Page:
Chase grins as he holds open the big glass door to the Simpson Dining Hall at Cal Farley’s Boys Ranch. A stream of hungry people strolls through. Some are his classmates, others are staff and teachers, some are visiting adults.
Tall for his age, Chase waves his gangly arm, directing the foot traffic. He says hello to everyone. People thank him for his polite gesture. Soon the rush is over, and he closes the door and falls back in line with his fourth-grade class at Mimi Farley Elementary School.
There was a time when the last thing Chase would have wanted to do was hold a door open for others. However, his time at Boys Ranch has helped him find the kindness buried within.
In the 15 months he has been here, Chase has become a happier child. Through a plan of service designed to increase his self-awareness and self-control, he’s learning to practice age-appropriate social skills and master home and school expectations. Most of all, Chase is forming respectful, trusting relationships with a supportive group of peers and adults.
“We have seen great progress in Chase,” said Andrew Crotser, Chase’s former primary houseparent. “He has opened up to all of us in a way we never thought he would. I spent a lot of time with him doing things outside, which we both love. And we talk. Nine times out of 10, he will talk about his home life. I don’t bring it up. He just talks about it.”
For Chase, like many of his peers, the best therapy sometimes is to just be able to talk and be heard.
Born to a single mom who struggled with drug addiction, the first family to foster Chase lovingly adopted him and he joined their family.
Despite their best efforts to give him a life of opportunity and love, Chase wasn’t able to reciprocate. With each new year, he became increasingly mean-spirited, manipulative, disrespectful and deceitful. He used bad behavior at home to claim what he perceived as the sense of power and achievement he so craved. The more he did this, of course, the less belonging and safety he felt.
While his relationship with his father was better, his conflicts with his mother were especially difficult. His parents were not equipped to give Chase the help he needed. They sought help through many resources, but nothing seemed to help. Overwhelmed and out of ideas, they reached out to Boys Ranch.
“Since being at Boys Ranch, I have learned I need to be nice to people … Before coming here, I had a bad attitude,” Chase admitted. “I personally feel I am better with that. I am more comfortable with myself, which helps me make friends.”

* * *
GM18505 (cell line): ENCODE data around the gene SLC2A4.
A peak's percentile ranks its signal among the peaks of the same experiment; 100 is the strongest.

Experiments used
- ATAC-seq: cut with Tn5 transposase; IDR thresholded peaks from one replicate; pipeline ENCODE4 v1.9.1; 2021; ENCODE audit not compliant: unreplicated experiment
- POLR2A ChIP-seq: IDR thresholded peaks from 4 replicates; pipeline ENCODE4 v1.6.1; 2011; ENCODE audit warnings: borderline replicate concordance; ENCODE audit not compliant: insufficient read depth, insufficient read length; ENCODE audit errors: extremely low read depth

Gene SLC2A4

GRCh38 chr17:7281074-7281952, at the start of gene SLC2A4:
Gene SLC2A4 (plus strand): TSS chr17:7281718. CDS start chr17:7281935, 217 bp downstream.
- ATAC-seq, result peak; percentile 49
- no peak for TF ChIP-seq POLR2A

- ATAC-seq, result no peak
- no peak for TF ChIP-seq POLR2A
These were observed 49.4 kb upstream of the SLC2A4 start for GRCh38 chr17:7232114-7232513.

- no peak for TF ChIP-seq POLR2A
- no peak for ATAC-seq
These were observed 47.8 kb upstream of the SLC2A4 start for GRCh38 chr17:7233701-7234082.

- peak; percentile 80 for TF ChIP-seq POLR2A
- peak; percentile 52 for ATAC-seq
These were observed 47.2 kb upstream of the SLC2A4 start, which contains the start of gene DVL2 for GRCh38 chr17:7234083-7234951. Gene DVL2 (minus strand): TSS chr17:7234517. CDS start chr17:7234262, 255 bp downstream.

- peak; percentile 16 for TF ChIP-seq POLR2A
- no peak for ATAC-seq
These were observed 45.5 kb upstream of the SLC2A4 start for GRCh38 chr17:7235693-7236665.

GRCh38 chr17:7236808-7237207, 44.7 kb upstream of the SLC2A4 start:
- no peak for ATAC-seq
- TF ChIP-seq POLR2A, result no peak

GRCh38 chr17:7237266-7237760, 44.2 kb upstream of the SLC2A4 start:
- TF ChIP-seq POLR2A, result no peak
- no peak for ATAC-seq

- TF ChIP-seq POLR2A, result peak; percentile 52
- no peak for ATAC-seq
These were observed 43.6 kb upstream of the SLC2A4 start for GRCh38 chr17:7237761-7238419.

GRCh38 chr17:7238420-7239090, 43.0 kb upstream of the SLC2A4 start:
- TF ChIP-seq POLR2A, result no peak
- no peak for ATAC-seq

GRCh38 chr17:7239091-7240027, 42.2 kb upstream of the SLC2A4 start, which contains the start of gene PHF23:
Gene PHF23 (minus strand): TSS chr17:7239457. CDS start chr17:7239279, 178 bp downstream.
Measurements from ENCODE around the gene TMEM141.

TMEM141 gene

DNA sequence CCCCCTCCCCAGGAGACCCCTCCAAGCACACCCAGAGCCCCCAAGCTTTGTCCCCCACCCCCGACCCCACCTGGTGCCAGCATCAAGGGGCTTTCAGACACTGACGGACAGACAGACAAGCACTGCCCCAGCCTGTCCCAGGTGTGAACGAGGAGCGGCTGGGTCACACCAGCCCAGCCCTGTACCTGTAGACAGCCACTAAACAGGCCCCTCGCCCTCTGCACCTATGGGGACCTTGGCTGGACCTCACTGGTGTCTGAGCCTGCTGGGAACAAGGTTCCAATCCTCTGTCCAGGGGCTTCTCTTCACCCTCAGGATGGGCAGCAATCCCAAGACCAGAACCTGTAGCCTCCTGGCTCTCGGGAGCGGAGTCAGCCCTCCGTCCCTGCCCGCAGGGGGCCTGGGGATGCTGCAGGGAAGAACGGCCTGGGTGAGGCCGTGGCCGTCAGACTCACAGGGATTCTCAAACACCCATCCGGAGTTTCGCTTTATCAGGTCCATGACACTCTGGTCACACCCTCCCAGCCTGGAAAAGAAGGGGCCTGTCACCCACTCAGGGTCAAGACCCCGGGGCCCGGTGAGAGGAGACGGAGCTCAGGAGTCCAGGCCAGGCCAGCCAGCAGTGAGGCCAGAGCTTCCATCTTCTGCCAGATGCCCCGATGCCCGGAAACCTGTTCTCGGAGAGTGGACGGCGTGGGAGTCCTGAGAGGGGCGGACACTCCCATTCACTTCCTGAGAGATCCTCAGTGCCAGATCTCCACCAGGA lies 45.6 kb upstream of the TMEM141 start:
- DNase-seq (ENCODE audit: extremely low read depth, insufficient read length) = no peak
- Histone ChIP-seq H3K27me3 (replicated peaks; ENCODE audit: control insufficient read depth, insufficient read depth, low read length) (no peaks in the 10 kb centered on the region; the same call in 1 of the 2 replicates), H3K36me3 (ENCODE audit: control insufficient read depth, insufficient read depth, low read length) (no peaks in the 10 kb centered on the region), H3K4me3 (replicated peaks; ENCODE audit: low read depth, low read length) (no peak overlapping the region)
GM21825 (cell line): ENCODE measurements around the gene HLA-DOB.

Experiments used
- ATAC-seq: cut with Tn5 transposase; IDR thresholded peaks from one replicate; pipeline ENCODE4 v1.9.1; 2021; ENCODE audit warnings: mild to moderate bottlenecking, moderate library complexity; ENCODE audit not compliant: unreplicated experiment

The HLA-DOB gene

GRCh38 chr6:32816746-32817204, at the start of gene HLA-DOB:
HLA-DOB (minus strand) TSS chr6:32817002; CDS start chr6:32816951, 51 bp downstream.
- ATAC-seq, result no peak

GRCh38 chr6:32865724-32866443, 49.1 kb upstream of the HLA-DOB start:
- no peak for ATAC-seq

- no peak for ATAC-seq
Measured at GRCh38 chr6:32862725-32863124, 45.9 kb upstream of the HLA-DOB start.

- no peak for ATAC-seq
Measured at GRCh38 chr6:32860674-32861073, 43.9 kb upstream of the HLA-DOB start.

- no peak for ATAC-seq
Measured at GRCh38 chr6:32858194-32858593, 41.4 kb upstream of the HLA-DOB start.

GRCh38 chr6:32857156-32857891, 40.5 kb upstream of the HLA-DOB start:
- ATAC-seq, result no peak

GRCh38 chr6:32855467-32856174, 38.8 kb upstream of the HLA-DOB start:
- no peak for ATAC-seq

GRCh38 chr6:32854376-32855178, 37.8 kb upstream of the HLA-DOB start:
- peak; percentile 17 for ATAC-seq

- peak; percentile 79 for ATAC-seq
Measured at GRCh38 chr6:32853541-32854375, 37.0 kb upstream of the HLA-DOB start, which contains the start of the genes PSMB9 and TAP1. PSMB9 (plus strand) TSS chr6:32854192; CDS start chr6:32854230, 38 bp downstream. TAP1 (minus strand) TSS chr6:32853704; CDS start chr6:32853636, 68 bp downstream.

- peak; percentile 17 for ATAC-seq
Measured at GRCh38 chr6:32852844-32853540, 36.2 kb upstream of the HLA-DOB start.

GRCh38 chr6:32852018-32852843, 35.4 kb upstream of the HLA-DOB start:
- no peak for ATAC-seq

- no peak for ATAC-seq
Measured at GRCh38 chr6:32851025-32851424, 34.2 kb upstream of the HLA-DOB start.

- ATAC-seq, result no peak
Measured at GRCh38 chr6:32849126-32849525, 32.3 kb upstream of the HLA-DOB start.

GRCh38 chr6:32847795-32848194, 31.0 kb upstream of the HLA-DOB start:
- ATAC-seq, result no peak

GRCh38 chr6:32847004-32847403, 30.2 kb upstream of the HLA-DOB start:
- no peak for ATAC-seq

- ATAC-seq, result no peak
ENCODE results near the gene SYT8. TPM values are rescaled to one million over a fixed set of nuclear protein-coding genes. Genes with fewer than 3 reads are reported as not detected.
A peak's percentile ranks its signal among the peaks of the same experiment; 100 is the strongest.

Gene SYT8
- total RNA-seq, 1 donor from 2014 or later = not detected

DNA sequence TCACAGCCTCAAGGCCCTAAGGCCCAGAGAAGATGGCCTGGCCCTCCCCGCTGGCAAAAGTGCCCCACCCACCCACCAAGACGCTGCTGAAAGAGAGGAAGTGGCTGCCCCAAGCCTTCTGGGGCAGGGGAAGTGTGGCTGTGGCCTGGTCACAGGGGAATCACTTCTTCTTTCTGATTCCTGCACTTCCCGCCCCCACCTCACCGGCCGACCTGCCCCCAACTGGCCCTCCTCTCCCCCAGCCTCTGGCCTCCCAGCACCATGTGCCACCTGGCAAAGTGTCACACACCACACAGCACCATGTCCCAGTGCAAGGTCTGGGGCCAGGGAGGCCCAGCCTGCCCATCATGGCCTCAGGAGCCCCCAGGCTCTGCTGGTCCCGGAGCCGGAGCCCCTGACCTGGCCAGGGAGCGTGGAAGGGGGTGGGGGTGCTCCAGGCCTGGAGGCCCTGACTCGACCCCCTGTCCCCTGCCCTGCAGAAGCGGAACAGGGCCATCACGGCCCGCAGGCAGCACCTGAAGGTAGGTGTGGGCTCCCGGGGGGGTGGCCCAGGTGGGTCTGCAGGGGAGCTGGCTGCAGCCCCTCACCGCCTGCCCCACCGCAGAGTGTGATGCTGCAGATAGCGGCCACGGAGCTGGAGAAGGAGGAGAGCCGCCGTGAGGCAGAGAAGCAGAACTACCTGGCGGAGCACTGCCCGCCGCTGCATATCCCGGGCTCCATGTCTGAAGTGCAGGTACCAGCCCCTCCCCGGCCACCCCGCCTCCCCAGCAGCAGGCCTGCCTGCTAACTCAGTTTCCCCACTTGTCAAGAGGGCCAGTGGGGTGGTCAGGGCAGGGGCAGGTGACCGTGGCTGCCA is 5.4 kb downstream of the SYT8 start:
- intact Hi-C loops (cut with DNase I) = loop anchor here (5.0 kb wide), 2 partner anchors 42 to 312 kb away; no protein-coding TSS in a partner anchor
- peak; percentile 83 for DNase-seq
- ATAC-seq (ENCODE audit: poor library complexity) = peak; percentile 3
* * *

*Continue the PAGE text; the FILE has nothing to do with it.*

In being more comfortable with himself, Chase also has learned he’s a gifted young athlete.
“I learned that I like sports a lot, and that’s fun,” the 10-year-old said. “I would really like to be an NFL player and because of that, I run a lot. I do a lot of laps around my (Boys Ranch pre-adolescent) community. If that doesn’t work, I can be a manager at McDonalds,” he laughed.
Chase has even received a physical education award in school, one of his biggest achievements so far.
“My proudest moment was when we won flag football with Mr. Fishburn as our coach,” Chase said.
Houseparent Albert Fishburn has enjoyed watching Chase’s progress.
“In the beginning, he would be too afraid to give it his all,” Fishburn said. “Now, he has great sportsmanship and goes above and beyond for his team. He’s so good at encouraging his teammates and he’s a good athlete. He is respectful and really does his best to follow directions and the schedule of the home.”
Whether he’s on or off the field, Chase works every day to form respectful, trusting relationships with a supportive group of peers and adults at Boys Ranch through consistent communication and routines.
“I really like the Crotsers and the Fishburns,” Chase said. “They are nice, they love me, and we get to enjoy activities outside together. I really like Mr. Fishburn playing sports with me. Mrs. Fishburn always checks on us at night, and I like that.”
Naturally, the hope is that Chase will be able to apply all he learns at Boys Ranch to his relationship with his family. Reunification is almost always the preferred end goal for the children we serve.
For now, Chase wants to stay at Boys Ranch as long as he can, as it really feels like home to him. He already feels equipped to have a better relationship with his parents.
“The Crotsers and the Fishburns have put a lot of time into helping me change, so I thank them for loving me enough to help me grow.” Chase said.